Current mandates[edit]

Since February 2006, Weder di Mauro is the director of Roche Holding AG.[4] In 2010, she became a member of the European Advisory Group in USA,[4] and chairman of the Global Agenda Council on Financial Crisis at the World Economic Forum.[4] A year later, in 2011, she joined the Supervisory Board of the Deutsche Investitions- und Entwicklungsgesellschaft mbH,[4] and in May 2012, di Mauro was elected to the Board of Directors of UBS AG. After the restructuring in 2014, she became a member of the Board of Directors of UBS Group AG,[4] and has been holding the position of member of the Audit and of the Risk Committees ever since.[5] Since March 2013, she is also a member of the Supervisory Board of Robert Bosch GmbH.[4] In addition, she currently is deputy chairman of the University Council of the University of Mainz, member of the Corporate Governance Commission of the German Government, member of the Senate of the Max Planck Society and member of the Global Agenda Council on Sovereign Debt of the World Economic Forum.[4] She also serves as a member of the Economic Advisory Board at Fraport AG and as an advisory board member of Deloitte Germany.[4]

Selected publications[edit]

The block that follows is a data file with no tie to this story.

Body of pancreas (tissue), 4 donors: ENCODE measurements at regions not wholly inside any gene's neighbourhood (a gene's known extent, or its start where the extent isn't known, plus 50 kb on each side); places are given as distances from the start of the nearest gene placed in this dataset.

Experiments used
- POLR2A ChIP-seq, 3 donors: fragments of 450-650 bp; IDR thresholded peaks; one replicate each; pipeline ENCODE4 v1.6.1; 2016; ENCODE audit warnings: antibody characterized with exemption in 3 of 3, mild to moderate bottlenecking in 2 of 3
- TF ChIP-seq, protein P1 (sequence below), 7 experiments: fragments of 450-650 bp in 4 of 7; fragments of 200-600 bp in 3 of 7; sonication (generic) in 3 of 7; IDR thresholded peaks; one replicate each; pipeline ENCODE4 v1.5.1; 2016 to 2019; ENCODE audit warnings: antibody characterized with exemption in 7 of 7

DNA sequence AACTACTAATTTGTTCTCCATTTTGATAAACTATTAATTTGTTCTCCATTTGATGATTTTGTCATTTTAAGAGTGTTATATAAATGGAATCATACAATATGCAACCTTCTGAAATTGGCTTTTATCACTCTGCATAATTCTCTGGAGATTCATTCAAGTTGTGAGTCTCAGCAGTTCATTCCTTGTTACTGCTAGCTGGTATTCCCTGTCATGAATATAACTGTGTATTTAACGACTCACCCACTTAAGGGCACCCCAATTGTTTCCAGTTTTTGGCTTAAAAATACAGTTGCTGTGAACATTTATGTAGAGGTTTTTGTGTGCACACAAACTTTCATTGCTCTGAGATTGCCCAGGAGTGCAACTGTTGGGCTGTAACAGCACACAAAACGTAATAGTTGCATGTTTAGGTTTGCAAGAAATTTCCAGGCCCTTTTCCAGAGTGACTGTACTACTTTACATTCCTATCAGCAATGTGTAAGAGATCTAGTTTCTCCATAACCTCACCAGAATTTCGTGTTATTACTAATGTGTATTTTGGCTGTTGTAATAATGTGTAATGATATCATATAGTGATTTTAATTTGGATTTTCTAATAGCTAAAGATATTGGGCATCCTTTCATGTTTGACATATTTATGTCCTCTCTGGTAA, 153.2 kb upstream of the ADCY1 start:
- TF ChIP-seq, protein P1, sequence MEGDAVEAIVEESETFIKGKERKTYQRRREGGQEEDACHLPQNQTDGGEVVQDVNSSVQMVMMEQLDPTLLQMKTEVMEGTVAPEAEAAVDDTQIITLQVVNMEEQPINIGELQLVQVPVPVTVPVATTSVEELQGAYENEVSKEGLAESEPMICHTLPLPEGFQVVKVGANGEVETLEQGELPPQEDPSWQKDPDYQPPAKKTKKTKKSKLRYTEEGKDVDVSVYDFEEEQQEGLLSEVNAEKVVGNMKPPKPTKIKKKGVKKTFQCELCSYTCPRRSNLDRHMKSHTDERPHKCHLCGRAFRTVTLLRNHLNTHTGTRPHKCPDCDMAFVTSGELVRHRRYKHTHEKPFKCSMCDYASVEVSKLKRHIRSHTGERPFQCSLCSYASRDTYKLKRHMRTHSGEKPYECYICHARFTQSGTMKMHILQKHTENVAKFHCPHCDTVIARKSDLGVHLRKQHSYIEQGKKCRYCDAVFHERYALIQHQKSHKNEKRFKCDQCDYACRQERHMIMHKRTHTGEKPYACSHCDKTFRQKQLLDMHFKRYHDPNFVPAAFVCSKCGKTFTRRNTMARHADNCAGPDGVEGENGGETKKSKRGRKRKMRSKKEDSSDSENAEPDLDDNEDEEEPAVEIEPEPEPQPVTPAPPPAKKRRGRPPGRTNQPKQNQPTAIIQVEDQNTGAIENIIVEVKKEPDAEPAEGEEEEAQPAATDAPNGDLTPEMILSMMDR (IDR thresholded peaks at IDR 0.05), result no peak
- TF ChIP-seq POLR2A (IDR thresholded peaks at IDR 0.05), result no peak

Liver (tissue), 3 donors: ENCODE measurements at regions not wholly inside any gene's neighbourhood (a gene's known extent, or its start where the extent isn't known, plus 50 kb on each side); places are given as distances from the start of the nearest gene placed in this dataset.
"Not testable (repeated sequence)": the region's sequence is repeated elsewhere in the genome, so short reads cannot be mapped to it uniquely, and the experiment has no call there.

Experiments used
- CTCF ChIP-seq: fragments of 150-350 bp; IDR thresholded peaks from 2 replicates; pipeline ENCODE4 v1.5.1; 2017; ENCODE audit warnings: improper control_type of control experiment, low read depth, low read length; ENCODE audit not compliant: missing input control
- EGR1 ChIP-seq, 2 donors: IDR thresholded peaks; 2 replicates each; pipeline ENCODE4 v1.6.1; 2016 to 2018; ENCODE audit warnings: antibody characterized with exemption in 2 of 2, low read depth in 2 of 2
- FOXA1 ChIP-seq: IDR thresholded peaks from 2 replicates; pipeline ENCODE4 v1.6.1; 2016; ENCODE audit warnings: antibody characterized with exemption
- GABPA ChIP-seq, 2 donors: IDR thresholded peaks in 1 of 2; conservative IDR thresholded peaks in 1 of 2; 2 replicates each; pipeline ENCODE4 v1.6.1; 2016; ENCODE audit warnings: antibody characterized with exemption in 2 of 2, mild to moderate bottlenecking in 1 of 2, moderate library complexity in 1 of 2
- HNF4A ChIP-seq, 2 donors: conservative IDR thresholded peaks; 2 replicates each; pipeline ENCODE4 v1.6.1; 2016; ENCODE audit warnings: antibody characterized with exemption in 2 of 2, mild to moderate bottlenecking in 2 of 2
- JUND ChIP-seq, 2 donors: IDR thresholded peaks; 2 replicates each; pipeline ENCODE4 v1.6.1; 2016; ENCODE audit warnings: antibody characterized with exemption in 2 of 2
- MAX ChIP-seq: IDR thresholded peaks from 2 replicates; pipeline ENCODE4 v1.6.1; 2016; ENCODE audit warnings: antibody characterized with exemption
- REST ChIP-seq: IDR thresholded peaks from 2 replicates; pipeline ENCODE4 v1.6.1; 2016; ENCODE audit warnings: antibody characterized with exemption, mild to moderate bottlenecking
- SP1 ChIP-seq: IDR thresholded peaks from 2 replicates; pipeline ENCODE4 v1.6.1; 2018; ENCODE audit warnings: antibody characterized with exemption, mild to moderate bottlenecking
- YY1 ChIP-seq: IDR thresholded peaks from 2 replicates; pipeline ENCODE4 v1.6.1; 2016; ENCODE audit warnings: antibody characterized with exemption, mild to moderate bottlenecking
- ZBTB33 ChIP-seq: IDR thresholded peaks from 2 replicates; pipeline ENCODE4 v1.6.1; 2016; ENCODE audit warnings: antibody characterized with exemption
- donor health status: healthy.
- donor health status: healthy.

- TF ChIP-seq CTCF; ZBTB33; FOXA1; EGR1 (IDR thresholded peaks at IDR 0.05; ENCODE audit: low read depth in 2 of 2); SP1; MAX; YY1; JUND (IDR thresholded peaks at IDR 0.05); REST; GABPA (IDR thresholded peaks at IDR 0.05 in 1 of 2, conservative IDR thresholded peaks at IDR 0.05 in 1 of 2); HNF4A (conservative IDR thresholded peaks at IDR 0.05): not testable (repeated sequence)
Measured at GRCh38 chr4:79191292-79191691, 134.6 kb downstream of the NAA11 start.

• ———; Alesina, Alberto (2002), "Do Corrupt Governments Receive Less Foreign Aid?", American Economic Review 92 (4): 1126–1137, doi:10.1257/00028280260344669 
  • ———; Brunetti, Aymo (2003), "A free press is bad news for corruption", Journal of Public Economics 87 (7–8): 1801–1824, doi:10.1016/S0047-2727(01)00186-4 
  • ———; Van Rijckeghem, Caroline (2003), "Spillovers through banking centers: a panel data analysis of bank flows", Journal of International Money and Finance 22 (4): 483–509, doi:10.1016/S0261-5606(03)00017-2 
  • ———; Kugler, Peter (2004), "International Portfolio Holdings and Swiss Franc Asset Returns", Swiss Journal of Economics and Statistics 140 (3): 301–325 
  • ———; Liebig, Thilo; Porath, Daniel; Wedow, Michael (2007), "Basel II and bank lending to emerging markets: Evidence from the German banking sector", Journal of Banking & Finance 31 (2): 401–418, doi:10.1016/j.jbankfin.2006.05.017 

References[edit]

  1. ^ "rise of the undaunted empiricist" (PDF). Retrieved 2015-01-18. 
  2. ^ Bosley, Catherine (14 November 2013). "Bloomberg on di Mauro". Bloomberg Business. Retrieved 25 June 2015. 
  3. ^ "Woman Economist With German Wise Men Wins Roubini Bet". Bloomberg Business. Retrieved October 20, 2015. 
  4. ^ a b c d e f g h i j k l m n o p q r s t "Beatrice Weder di Mauro Ph.D., B.E.". BloombergBusiness. Retrieved March 18, 2015. 
  5. ^ "UBS Board of Directors". UBS.com. Retrieved 13 January 2016. 

External links[edit]